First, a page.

On Thursday, Tamara Mellon took part in a panel at Fashion Tech Forum’s Creating the Future summit. Moderator Christene Barberich of Refinery 29 had no trouble getting Mellon to speak out on everything from her ongoing legal battles and contentious relationship with Jimmy Choo to her recent financial struggles and efforts to rebuild her brand as a direct-to-consumer business.
Here are the five most interesting statements the CEO made on her former company and moving forward with her eponymous label.
1. “After I sold Jimmy Choo, I really thought about what is the future of the business. I realized that no one will ever build a billion-dollar brand like that again. I had a noncompete year, which gave me time to think. I talked to a lot of women about the psychology of shopping and their behavior. What I saw coming was the writing on the wall — we needed to change the system. I tried to do a buy-now, wear-now model three years ago because I believed the customer was there, and I still do. But the industry wasn’t there yet.”
2. “I tried to put buy-now, wear-now through a wholesale distribution channel, and it just didn’t work. I had a lot of pushback. Retailers said things to me like, ‘How are you going to have cashmere on the floor in January-February when everyone else has spring and summer product?’ Also, I tried to shorten the gap between showing and delivering. Unfortunately, I got pushback from the conventional fashion calendar.”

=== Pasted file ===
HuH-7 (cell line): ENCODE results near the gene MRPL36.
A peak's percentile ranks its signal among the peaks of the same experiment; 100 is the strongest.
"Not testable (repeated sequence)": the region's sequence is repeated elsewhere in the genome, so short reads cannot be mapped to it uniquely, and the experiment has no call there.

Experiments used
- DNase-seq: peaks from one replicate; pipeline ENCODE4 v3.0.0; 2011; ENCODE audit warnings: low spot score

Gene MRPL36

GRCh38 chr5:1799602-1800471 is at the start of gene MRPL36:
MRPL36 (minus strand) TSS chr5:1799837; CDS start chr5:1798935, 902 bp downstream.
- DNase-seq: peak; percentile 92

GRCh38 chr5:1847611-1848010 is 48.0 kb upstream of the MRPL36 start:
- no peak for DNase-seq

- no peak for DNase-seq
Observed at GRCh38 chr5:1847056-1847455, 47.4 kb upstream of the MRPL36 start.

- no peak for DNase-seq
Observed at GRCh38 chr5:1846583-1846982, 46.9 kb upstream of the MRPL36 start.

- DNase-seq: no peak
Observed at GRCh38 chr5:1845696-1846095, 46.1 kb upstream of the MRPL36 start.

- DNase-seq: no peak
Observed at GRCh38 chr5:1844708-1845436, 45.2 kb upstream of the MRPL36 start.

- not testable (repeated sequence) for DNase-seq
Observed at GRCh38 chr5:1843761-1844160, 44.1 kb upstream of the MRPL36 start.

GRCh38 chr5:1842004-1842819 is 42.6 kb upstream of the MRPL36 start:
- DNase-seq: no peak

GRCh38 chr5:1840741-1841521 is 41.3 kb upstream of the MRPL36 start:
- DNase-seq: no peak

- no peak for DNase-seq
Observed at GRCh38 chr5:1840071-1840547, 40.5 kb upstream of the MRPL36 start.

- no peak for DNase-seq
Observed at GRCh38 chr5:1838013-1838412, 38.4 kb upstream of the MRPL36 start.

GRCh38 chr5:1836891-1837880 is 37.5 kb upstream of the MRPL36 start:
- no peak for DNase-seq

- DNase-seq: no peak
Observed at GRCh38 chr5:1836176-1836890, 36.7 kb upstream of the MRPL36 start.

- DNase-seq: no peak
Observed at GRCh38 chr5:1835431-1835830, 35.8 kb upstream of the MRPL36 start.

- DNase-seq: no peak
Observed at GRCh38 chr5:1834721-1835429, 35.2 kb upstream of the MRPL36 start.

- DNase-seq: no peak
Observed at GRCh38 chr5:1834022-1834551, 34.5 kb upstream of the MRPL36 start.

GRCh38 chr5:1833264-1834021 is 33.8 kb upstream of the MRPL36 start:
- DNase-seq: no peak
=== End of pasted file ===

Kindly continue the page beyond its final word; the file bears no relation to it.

3. “What I learned is that you need critical mass in order to affect change. You can’t be the only person standing there trying to do something.”
4. “I ended up putting my company through a reorganization for two reasons. The first reason, which is public, is that Jimmy Choo boycotted me from my supply change after my noncompete ran out, which is obviously very damaging. (Jimmy Choo has responded to these allegations by telling FN, “This case is without merit and will be vigorously contested.”) The culmination was I just said, ‘Screw this. I’m going to blow up my own house and press the reset button.’ It was really good because now I think I have a business model [that] is set up for the next 20 years.”
5. “I have no collections now. I don’t believe in collections anymore. Designing large collections and trying to make women buy them in the wrong season, months before they will even wear it, doesn’t work anymore. Women want to buy something today and wear it tomorrow. We know that now. The idea was to abolish seasons and have a timeless core on our site each year. Then we will continually release very fashion-forward pieces that are limited and will help drive women to our brand.”